Thursday, October 31, 2019
Facebook bans commercial fraud but welcome political lies
The Fairy Queen Takes an Airy Drive by Richard Doyle (Metropolitan Museum of Art)
If I decide to sell faeries, and buy ads on Facebook, describing the delightful woodland nymphs that could be yours for only $19.99, plus shipping and handling, customers would complain after they received their empty jars, and Facebook will then take down my faerie ads and refuse my money in the future.
Commercial fraud they understand.
But when the Republican takes out deceptive ads, filled with distortions and outright lies, Facebook founder Mark Zuckerberg, who is becoming second only to Rupert Murdoch as a media enabler of the GOP plot against America, has deemed this sort of chicanery to be free speech, and will not turn it away.
That's wrong, and to show how wrong, another big social media company, Twitter, announced Wednesday that it will refuse all political ads leading up to the 2020 election, rather than try to sort through what is fact and what is fiction. You know you're in trouble when you don't have the high standards exhibited by Twitter. If they kept to their own rules about hate speech, they'd deactivate the president's account tomorrow.
As if to underline the ethical correctness of the move, Donald Trump immediately condemned it as "very bad." For him. Very bad for him. Trump knows anything that Twitter's action limits the ability of the Russians to spread deception on his behalf. That isn't good for his re-election chances, which, like his 2016 election, is based on falsehood passing for truth among those who no longer care about the distinction.
And in case you're confused, remember the First Amendment relates to the government suppressing speech. Businesses are free to conduct business as they like. When a TV station refuses a political ad because it is morally offensive, or deceptive, that is not a violation of free speech. And as with Twitter, when television has higher ethical standards than you do, you know something is wrong.
Strange that Facebook would wink at political deception while policing the commercial version, because the former is far, far worse than the latter.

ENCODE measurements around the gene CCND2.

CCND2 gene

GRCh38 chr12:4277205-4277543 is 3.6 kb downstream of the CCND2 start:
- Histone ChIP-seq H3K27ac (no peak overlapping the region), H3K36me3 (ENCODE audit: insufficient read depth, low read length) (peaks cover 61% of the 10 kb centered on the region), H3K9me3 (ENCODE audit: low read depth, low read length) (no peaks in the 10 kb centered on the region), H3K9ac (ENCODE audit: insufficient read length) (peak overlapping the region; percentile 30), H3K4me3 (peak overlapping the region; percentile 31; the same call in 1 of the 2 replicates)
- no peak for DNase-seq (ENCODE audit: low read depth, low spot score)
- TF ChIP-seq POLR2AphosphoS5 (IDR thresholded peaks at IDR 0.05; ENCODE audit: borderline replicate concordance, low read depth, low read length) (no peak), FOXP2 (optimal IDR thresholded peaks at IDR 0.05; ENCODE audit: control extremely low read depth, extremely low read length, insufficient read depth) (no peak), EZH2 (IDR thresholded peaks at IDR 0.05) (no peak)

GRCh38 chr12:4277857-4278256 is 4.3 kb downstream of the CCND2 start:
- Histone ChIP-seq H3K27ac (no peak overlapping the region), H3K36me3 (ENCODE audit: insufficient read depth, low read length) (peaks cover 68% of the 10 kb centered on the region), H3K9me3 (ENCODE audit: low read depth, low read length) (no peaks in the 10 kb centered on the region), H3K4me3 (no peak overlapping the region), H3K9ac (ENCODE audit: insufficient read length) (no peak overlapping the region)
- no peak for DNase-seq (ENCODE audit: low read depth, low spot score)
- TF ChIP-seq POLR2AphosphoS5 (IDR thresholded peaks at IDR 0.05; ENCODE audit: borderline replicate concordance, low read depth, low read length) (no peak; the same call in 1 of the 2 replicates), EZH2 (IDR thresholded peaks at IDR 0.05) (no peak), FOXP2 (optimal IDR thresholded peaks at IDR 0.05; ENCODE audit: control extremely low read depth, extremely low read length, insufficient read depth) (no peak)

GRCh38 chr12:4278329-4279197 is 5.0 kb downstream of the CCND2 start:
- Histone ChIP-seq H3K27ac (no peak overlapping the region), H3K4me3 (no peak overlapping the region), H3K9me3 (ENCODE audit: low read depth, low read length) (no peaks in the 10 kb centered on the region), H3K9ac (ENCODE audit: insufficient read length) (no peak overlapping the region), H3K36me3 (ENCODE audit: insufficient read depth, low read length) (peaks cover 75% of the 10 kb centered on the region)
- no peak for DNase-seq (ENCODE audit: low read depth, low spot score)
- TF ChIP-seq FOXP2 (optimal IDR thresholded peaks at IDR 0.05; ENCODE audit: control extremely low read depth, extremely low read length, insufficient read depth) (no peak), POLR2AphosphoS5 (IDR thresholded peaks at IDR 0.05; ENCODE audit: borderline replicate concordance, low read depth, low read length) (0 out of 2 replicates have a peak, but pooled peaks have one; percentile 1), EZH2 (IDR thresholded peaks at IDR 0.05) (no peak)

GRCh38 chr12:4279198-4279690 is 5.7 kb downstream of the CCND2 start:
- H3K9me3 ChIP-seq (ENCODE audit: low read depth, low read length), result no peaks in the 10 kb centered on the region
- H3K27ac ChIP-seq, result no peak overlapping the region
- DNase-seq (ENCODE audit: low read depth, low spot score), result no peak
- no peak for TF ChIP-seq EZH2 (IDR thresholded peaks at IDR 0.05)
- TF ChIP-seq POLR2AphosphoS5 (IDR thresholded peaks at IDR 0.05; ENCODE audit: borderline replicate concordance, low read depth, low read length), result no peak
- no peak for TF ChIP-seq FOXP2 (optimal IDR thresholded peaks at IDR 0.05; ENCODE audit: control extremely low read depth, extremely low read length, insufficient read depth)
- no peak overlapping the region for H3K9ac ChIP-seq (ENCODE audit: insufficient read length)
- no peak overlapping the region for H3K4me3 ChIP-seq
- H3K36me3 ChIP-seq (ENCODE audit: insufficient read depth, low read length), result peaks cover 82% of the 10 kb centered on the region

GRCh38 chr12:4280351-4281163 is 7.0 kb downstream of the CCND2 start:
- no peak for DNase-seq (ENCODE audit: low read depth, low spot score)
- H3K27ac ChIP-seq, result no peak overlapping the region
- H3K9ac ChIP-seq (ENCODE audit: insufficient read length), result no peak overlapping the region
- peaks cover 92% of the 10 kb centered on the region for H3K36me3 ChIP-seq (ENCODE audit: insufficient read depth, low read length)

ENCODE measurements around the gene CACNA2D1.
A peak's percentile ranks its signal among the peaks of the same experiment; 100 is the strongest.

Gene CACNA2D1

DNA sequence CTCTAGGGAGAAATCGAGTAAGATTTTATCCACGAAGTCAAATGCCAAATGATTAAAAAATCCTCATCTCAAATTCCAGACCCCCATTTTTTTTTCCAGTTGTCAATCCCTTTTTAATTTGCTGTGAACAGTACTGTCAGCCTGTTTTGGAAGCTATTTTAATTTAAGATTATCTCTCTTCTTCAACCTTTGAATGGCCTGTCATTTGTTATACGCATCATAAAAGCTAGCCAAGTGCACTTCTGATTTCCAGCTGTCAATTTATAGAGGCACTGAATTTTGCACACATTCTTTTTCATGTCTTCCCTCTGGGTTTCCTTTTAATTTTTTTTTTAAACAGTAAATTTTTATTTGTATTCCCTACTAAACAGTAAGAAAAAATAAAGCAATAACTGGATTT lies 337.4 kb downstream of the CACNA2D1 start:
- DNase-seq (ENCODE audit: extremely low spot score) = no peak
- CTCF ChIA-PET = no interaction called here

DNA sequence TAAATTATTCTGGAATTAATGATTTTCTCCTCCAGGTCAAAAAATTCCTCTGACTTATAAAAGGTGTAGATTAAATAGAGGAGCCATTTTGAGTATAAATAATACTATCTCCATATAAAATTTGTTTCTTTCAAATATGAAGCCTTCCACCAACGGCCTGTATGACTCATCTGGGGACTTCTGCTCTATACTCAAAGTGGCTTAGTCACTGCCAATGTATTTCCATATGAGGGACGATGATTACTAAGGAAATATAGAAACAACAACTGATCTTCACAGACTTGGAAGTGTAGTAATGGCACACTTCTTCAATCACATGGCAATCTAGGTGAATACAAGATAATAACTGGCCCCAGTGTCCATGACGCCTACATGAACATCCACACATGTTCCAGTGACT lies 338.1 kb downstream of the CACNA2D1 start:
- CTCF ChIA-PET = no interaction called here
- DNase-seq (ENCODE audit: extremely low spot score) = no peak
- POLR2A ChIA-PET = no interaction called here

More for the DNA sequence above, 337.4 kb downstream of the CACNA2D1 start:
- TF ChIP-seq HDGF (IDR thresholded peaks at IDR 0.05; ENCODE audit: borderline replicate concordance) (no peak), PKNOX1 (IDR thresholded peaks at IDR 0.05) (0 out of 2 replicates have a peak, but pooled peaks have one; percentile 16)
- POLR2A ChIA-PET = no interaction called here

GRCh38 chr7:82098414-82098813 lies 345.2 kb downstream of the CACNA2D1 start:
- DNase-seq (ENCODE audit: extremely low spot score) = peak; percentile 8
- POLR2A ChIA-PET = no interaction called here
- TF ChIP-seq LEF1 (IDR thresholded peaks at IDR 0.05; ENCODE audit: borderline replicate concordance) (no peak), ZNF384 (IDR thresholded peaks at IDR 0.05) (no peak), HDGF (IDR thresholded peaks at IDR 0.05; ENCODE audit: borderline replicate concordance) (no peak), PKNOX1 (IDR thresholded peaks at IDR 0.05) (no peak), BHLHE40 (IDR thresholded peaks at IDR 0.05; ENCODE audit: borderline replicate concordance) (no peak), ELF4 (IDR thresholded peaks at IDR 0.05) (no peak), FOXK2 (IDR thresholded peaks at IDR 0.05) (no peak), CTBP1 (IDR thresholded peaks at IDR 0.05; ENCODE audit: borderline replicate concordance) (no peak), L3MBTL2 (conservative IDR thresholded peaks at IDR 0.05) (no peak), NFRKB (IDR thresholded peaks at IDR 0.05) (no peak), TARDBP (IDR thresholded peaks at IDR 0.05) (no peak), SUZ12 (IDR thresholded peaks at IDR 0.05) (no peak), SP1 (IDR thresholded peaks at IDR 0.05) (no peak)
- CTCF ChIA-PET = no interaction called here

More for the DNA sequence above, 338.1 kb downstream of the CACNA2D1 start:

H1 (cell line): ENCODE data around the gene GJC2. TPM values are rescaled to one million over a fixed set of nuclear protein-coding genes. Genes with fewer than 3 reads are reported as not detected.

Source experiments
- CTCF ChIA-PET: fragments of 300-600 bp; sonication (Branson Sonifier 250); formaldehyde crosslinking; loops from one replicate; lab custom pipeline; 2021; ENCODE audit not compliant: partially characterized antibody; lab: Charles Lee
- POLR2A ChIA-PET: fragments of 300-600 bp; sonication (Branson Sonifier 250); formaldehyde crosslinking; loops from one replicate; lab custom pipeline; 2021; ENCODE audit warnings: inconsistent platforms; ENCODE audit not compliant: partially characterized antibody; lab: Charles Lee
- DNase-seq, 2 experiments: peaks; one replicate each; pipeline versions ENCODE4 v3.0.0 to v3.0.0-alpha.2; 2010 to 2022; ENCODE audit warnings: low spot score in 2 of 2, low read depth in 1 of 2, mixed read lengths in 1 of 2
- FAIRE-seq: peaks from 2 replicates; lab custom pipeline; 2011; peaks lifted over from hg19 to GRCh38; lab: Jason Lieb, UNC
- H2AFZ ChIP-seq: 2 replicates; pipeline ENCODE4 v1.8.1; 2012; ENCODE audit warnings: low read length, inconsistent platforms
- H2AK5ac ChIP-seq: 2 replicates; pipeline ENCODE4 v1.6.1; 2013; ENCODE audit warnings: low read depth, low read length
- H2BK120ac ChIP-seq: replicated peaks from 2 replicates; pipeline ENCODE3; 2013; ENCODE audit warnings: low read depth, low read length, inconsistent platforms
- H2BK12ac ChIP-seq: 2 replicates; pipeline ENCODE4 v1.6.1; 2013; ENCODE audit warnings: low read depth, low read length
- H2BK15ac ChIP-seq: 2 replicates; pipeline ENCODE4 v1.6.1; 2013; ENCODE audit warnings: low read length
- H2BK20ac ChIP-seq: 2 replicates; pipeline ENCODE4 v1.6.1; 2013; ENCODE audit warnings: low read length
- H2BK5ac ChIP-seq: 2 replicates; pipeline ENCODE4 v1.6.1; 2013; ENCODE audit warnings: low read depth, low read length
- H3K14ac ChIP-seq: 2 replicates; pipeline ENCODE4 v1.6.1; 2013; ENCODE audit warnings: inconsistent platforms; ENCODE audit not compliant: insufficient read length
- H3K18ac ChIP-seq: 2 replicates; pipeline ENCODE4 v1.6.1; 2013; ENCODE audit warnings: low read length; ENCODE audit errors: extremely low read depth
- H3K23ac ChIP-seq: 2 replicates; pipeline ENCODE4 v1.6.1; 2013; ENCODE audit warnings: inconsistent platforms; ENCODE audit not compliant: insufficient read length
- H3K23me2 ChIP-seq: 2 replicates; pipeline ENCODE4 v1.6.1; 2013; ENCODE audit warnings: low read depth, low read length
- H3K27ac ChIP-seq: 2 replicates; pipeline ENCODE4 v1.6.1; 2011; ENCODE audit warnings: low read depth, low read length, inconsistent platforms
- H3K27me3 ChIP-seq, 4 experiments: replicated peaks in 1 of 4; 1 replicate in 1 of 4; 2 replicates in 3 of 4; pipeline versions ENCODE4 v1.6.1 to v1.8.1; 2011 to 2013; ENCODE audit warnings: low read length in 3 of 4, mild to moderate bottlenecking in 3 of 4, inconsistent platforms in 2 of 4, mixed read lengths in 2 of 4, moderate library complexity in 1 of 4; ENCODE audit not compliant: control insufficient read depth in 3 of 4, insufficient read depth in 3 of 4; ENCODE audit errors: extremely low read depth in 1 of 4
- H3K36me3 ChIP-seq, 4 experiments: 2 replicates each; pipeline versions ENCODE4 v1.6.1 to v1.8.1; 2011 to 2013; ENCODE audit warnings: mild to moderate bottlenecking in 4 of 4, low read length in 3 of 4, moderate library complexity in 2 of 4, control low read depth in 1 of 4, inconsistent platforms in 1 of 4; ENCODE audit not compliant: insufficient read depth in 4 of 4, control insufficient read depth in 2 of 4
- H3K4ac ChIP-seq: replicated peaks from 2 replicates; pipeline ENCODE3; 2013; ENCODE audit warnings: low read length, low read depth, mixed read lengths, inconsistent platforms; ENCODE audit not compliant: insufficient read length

Really, what is the harm of the faery scam? A bunch of gullible people are out $20, plus shipping and handling. They get an attractive jar, with holes punched in it so the supposed faeries can breath. They learn a lesson, maybe. The country is not harmed.
Compare that to political fraud, which helps allow the once respected United States of American to be led by a reality TV show host and confirmed fraud. It gives a free hand to the Russians and any nation that cares to to meddle in our elections. Why should politicians be permitted to broadcast literally any lie on Facebook, if they have the bucks to meet the bill? It isn't right.
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It’s not that deceptive political ads should be disallowed or at least not allowed by the media provider.ReplyDelete
It’s that there shouldn’t be political ads at all.
The sad truth about our country is that most voters “learn” about the candidates from advertising rather than doing their own research.
We are country made of mostly lazy people who won’t take the time to read or learn.
They follow the lead of our President who has “great and unmatched wisdom” without reading, studying, or listening.
Even more insidious and effective than ads are the FaceBook posts from Trump supporters and other trolls who pass on false or misleading "news" stories printed or broadcast by Breitbart, Fox News or the like.ReplyDelete
"When a TV station refuses a political ad because it is morally offensive, or deceptive, that is not a violation of free speech."ReplyDelete
Sure, but my understanding is that under FCC rules, when it comes to political ads, TV stations are limited in what they can and can't refuse to air. Should Facebook be allowed, or required, to exercise more discretion in that regard?
Sorry to be contrarian, but I see it as problematic, at best, to expect platforms like Facebook to take responsibility for content that anyone can post. That especially holds true for "lies" in political ads. Who decides what's a lie? Trump routinely brands every unflattering or critical bit of information about him as "fake news." Should every politician get to do that? Should Facebook? I'm sure the people who work there are very smart, but I don't know that I want them deciding what can and can't be said about politics, in any context.
I guess I agree with Les, up to a point. Political ads need to be, if not banned, then reined in by some objective and universally applicable method, like campaign spending limits. Unfortunately that won't happen, because a bunch of jackasses in black robes ruled that money is "free speech."